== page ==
Lincoln Center celebrated the 50th anniversary of George Balanchine’s classic Jewels I last week with a unique bill featuring performances by the leading interpreters of the work: New York City Ballet, Paris Opera Ballet, and the Bolshoi Ballet (the Mariinsky also performs Jewels but was not represented last week). Interest in the work is high, with Koch Theatre sold out Friday, with occupied seats in the nosebleed fifth ring balcony side.
The idea for the ballet originated in Europe in the 1950s when Claude Arpels of the jewelry firm Van Cleef & Arpels suggested it to Balanchine. Later in the 1960s, Balanchine decided to choreograph a ballet with dancers dressed as jewels. The result is a full-length three act plotless ballet, with music from three composers.
Emeralds is the first piece, set to music by Gabriel Fauré. Balanchine considered Emeralds representative of France, set to 19th century dances of the Romantic era. Emeralds is an exercise in simplicity as rudimentary steps predominate. To make it work, leads must dance with great timing, grace, and musicality. Paris Opera Ballet was up to the task with a wonderful performance from Dorothée Gilbert and Hugo Marchand as the lead couple (see curtain call photo above). Gilbert’s movements were beautiful with flowing arms, nice supple back, and great extensions. She danced with great delicacy and authority, with a scent of French perfume. Marchand is an elegant dancer, a sturdy partner with long limbs and arched feet, producing an effective classical line. His solo work was fine, punctuated with controlled triple pirouettes to double tours. The Corps was impressive Friday, dancing like clockwork with great purpose.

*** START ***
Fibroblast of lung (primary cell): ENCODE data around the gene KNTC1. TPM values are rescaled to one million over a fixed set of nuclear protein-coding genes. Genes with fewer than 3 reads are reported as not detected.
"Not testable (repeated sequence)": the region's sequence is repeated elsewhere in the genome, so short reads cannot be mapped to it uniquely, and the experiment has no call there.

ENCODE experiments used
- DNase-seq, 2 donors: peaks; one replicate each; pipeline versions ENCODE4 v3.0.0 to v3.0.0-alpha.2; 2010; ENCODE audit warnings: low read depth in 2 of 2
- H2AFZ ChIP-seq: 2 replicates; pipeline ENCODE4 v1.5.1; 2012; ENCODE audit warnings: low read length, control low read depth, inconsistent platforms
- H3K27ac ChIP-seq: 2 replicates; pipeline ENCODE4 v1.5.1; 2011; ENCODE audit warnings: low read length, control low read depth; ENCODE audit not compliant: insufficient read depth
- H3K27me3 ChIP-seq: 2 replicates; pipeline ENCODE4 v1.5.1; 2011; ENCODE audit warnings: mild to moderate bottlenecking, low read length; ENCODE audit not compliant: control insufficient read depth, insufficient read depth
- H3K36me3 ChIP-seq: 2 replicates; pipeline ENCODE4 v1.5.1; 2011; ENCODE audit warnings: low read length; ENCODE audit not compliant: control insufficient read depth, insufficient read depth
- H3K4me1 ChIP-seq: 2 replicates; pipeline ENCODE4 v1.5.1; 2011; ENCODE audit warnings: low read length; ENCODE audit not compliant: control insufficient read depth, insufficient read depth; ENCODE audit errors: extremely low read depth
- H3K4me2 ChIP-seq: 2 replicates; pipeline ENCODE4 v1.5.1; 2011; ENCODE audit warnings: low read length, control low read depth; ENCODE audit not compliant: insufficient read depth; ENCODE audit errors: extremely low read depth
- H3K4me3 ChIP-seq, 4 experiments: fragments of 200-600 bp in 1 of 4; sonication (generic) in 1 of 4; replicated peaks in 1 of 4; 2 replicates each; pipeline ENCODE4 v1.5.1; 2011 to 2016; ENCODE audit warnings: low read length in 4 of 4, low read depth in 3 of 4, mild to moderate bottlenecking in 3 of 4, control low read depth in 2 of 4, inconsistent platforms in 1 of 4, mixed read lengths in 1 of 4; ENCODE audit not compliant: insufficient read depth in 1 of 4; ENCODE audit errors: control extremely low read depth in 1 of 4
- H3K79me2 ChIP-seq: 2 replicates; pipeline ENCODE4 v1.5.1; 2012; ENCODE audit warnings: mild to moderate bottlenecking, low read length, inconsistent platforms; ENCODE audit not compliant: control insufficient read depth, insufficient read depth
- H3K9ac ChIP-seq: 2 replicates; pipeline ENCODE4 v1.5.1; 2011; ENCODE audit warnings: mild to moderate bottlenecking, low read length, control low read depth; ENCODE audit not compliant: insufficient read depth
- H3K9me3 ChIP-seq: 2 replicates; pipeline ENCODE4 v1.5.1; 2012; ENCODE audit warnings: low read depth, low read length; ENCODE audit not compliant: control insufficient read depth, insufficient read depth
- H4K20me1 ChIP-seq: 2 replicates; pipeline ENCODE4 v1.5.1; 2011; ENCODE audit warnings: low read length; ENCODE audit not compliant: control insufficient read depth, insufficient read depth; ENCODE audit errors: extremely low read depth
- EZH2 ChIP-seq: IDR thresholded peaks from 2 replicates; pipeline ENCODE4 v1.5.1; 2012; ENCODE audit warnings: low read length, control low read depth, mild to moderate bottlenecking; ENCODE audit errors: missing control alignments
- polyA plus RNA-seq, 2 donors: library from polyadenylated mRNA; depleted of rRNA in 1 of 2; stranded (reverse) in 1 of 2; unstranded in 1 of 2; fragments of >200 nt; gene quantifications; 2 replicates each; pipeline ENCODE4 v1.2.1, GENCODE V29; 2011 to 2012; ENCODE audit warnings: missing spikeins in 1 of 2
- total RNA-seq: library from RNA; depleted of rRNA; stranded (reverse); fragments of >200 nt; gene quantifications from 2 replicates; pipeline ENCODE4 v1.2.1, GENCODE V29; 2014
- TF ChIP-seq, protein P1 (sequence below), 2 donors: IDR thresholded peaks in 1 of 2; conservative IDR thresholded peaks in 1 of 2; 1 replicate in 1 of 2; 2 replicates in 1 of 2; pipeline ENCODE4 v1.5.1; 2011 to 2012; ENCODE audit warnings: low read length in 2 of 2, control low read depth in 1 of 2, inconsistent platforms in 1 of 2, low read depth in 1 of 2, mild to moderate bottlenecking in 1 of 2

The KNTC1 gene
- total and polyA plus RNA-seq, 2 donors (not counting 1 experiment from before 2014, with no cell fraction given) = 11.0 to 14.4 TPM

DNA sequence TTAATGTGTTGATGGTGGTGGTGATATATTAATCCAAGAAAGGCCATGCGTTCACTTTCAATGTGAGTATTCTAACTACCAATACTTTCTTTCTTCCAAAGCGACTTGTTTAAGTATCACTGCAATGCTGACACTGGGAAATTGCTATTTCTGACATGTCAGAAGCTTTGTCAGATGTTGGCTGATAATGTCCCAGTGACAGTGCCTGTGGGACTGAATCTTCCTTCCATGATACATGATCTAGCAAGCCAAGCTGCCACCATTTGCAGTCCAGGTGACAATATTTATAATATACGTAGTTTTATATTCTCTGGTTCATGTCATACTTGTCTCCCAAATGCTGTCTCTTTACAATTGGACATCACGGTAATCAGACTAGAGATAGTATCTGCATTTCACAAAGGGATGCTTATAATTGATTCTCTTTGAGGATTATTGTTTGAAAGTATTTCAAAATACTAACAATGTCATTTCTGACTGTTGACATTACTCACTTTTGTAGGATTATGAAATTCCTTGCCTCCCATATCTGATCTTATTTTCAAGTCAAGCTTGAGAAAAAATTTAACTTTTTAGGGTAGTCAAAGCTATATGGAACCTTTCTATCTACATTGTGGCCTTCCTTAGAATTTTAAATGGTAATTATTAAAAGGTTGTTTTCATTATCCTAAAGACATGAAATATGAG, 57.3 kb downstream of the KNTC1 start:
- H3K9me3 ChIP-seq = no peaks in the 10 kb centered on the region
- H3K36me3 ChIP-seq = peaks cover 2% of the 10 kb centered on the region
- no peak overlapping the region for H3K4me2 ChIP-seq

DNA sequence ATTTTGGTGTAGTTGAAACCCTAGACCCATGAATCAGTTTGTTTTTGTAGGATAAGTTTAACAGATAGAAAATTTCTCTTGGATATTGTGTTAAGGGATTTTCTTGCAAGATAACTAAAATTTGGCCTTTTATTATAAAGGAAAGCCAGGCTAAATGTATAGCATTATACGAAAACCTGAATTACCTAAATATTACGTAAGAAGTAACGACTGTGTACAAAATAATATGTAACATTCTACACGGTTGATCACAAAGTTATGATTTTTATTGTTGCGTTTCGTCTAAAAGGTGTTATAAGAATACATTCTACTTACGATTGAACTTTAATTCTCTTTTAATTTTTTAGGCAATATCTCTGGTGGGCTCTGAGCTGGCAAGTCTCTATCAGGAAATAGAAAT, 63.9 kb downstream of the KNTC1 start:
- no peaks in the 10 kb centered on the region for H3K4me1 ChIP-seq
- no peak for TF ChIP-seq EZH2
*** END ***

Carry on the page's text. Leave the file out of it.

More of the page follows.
Unfortunately, in the more modern New York themed Rubies, the Bolshoi was not up to the high quality of the first work. I’m used to seeing NYCB’s Teresa Reichlen, Megan Fairchild, Ashley Bouder excel in this quirky, whirlwind 20 minute work. The piece, set to the festive Stravinsky Capriccio for Piano and Orchestra, is informal and playful, featuring movements not usually seen in ballet: quirky shoulder moves, flexed feet while standing in second position, jump rope movements, and exaggerated running steps. The dancing was generally fine (although some of the pirouettes by the women were off-kilter) but Rubies lacked dynamic energy that is so vital for this work.
NYCB dancers were probably feeling the pressure defending their own turf in this unusual set up with two other leading ballet companies. Jewels was, after all, a Balanchine work that premiered at the New York State Theater (now Koch Theater). NYCB came through Friday in Diamonds with great lyricism and musicality.
Diamonds is the third piece, set to Tchaikovsky’s Third Symphony, inspired by Imperial Russia and the Mariinsky Theater, where Balanchine trained. Sara Mearns and Tyler Angle were the leads with a cool blue, Nutcracker-type background with dancers clad in classical white attire. Sara danced with great elegance, with an icy demeanor. Tyler displayed ample chivalry in the long pas de deux, filled with supported promenades, ending the dance by kissing her hand while on one knee. Tyler’s solo was effective, consisting of standard turns in second position, double tours with arms in fifth position (overhead), and coupé jeté menége. The Corps danced with great clarity as they moved impressively in synch.